I separated from the group after this experience, feeling a desire to have some space and to trust where my feet took me. I headed to a new area that was more hidden, away from the ancient temples. Here, I found young orange-robed monks-in-training inhabiting temples and buildings. One structure resembled a school, with a chalkboard and children reciting after the teacher. Another was a beautiful temple painted with bright colors, large statues, and a very out-of-place Hello Kitty clock. I made my way to a rock under a tree with a nice view of a few different buildings and pulled out my watercolors and pencils. Sketching the lively scene and the characters that inhabited it, I felt happy and a deep sense of comfort even in this strange atmosphere.

A couple of young boys dressed in jeans and plaid shirts looked like they were doing chores for the monks. I watched them attempt to maneuver a gigantic wagon full of baskets, laughing and goofing off when (who I assume was) their supervisor turned his back. One of them noticed me and walked over, hesitant yet curious. I invited him to look as I added color to the sketches, and pointed out the wagon and his green shirt on my page. He smiled bashfully and sat by my side as I finished the painting, double-checking with each stroke that my color choices were accurate. When I finished, I looked at him, smiled, and a thought crossed my mind. I wonder if my new little buddy would like to keep this painting? This was the first painting I’d done in Cambodia, and I noticed a small pang of possession. Taking a deep breath, I tore the picture out gently and held it out to him. He accepted it, nodding approval. All of my hesitations melted away at this instant, and I was filled instead with a deep sense of connection and warmth. THIS is a big part of what art therapy is all about – communicating through images, being in contact, and taking risks at different behaviors. In a small way, I was able to let be and let go.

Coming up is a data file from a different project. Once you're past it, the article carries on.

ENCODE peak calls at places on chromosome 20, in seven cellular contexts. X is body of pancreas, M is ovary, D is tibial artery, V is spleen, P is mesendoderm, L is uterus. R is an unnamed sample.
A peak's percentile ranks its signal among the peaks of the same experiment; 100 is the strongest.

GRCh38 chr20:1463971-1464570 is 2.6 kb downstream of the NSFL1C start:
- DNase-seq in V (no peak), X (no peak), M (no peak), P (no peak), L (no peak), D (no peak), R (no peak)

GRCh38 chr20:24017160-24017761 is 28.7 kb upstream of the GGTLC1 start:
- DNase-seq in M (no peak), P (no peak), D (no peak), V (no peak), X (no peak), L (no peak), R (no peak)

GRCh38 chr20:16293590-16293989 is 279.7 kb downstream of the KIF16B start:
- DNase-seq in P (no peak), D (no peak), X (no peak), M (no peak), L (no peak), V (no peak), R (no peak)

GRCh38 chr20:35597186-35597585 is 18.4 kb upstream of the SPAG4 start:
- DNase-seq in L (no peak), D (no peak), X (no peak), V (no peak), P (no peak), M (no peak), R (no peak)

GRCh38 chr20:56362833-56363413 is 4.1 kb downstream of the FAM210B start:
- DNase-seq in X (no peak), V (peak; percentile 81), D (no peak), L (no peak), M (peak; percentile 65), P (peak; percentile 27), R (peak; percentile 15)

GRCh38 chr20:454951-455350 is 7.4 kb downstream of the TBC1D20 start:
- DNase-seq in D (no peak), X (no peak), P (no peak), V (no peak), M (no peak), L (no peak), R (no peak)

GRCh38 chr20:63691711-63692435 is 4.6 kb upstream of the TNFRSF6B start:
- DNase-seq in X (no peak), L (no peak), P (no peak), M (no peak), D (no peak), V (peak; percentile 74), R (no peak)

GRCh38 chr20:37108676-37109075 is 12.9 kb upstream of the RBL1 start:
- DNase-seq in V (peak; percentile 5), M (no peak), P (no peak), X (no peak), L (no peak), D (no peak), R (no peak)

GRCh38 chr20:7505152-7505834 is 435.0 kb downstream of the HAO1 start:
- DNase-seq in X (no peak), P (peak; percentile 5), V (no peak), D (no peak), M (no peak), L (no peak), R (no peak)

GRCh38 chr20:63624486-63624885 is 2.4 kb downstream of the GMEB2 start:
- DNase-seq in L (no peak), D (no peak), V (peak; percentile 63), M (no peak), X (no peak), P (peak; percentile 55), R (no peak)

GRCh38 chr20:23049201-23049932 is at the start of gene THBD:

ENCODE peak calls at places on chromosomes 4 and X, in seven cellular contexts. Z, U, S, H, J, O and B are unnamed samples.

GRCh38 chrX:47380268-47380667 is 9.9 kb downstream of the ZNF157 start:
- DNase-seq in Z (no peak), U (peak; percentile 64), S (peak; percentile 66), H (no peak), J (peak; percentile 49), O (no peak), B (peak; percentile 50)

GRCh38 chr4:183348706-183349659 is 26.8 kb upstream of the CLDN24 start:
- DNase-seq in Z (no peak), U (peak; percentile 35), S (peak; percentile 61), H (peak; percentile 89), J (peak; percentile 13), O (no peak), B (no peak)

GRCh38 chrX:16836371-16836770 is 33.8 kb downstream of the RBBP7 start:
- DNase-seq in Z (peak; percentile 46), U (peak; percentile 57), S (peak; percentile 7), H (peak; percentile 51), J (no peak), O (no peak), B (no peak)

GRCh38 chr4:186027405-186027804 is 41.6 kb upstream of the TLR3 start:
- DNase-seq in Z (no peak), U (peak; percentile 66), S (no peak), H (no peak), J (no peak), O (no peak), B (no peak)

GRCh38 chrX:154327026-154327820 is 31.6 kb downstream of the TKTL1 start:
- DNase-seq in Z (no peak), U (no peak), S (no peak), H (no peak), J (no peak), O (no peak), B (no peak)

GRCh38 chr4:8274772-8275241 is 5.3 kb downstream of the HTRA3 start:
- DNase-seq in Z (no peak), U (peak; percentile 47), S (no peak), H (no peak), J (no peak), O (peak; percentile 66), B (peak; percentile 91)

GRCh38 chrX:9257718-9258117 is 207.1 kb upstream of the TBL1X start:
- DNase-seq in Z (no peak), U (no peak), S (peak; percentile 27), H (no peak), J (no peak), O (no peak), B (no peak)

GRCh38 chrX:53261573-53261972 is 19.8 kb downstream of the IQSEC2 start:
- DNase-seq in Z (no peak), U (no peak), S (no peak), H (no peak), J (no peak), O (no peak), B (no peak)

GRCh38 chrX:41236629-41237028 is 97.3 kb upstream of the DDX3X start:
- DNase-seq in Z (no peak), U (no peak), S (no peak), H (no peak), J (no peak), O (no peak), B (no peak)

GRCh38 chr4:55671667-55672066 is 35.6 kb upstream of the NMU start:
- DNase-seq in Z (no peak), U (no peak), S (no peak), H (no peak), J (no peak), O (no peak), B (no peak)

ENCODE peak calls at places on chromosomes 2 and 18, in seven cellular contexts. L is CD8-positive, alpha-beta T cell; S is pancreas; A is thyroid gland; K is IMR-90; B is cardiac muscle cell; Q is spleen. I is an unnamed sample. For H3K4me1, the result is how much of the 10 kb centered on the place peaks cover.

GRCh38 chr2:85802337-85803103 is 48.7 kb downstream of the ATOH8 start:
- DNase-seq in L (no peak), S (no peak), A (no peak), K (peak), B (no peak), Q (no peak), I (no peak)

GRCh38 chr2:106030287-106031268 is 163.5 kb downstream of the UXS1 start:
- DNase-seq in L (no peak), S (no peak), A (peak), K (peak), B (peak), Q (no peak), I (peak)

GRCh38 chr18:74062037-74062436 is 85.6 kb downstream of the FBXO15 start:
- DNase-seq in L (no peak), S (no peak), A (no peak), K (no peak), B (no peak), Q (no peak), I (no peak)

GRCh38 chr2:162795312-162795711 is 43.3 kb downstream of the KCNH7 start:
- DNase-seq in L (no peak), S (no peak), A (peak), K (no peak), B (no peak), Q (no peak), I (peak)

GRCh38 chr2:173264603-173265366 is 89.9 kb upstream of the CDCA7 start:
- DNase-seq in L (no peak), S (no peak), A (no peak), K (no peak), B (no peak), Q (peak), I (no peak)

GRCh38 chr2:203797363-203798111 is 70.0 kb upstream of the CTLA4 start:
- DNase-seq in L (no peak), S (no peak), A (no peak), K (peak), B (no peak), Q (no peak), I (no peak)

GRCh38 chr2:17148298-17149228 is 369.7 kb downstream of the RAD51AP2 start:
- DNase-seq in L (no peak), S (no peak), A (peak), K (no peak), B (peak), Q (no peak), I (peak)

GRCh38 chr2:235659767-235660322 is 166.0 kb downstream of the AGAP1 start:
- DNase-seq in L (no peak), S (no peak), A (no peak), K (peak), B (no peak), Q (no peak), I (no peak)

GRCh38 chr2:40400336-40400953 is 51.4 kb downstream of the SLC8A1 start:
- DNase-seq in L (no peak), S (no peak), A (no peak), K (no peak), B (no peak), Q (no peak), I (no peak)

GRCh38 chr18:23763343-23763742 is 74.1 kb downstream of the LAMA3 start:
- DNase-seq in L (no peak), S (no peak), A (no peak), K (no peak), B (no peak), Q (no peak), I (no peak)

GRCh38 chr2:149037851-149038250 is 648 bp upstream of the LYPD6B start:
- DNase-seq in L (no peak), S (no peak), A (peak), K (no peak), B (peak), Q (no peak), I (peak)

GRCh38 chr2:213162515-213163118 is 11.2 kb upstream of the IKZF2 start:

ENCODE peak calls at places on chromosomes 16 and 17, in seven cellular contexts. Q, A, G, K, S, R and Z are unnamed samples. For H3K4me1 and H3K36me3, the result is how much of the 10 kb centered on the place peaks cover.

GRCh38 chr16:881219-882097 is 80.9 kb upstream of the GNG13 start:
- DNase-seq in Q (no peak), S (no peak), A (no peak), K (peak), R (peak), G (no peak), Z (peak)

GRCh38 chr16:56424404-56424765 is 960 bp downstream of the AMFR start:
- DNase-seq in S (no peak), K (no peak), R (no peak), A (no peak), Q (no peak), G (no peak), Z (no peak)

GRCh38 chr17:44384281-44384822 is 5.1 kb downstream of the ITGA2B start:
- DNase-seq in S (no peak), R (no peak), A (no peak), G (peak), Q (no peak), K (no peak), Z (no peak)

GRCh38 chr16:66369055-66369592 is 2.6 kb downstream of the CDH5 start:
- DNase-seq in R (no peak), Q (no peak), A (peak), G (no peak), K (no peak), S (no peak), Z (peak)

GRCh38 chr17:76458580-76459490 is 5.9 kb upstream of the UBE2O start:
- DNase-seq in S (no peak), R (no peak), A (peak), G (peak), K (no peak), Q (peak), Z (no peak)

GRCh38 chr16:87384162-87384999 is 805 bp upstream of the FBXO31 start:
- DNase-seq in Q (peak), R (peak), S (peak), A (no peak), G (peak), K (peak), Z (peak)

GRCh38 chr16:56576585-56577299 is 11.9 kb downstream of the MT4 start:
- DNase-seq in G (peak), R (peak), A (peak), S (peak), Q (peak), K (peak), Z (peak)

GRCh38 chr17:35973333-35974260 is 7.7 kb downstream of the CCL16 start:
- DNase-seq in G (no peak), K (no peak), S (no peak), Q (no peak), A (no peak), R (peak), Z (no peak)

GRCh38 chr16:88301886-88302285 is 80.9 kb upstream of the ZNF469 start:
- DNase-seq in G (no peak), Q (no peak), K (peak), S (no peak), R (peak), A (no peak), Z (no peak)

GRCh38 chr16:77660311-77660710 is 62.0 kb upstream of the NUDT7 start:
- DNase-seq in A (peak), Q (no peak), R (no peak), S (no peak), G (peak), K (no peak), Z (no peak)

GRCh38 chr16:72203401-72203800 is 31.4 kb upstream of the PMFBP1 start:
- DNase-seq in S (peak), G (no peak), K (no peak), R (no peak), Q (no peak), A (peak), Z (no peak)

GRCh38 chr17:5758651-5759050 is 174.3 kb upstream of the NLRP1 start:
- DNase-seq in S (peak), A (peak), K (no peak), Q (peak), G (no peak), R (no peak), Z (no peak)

The rest of the day we explored the temples at Angkor Thom and Ta Prohm, our experiences filled with other amazing stories along the way. A small group of us ended the day creating more watercolor images at Ta Prohm, once again sharing some beautiful moments of connection with passerbyers. Something I realized today is probably pretty obvious, but it blew my mind – people are interested in art! They find it fascinating and frightening at the same time. If given an opening, more times than not a stranger will approach and open up to you. Today I observed, once again, that the artistic language is an opening for connection and growth if allowed the space to just be. In the comfort of art’s familiar language, I can navigate this world of the unknown.


Ranges, T. (2009). Angkor. In National geographic traveler: Cambodia. Washington, D.C.:National Geographic Society.

Photographs by Chatti Phal Brown, a friendly Cambodian who went by “Starbucks” and myself 🙂

Arriving in Cambodia

Blog post by Michelle Bosco

What does it mean to arrive somewhere? There is so much to be said about this experience. Physically, you journey through countless hours of waiting, landing, and taxing. You endure the not so great airplane food, the crying baby, and the uncomfortable middle seat just so you can arrive and experience something new. Then there is the push and pull of mentally arriving. Sometimes jetlag can be a significant factor. But, at some point, you arrive and you ingest the sights, smells, and sounds of a new environment. I arrived in Siem Reap, Cambodia on May 15th, 2014, along with the other members of the NCAS-I team.

My first step off of the plane and onto Cambodian soil was filled with relief, excitement, and a lot of humidity. I felt even more at ease once we reached our hotel, Soria Moria. This quaint and hospitable hotel strives to positively impact the local community and help facilitate long-term economic development in areas of Siem Reap. Since NCAS-I strives to be a social justice organization, it seemed fitting that we decided to stay at an establishment that supports multiple causes for social justice.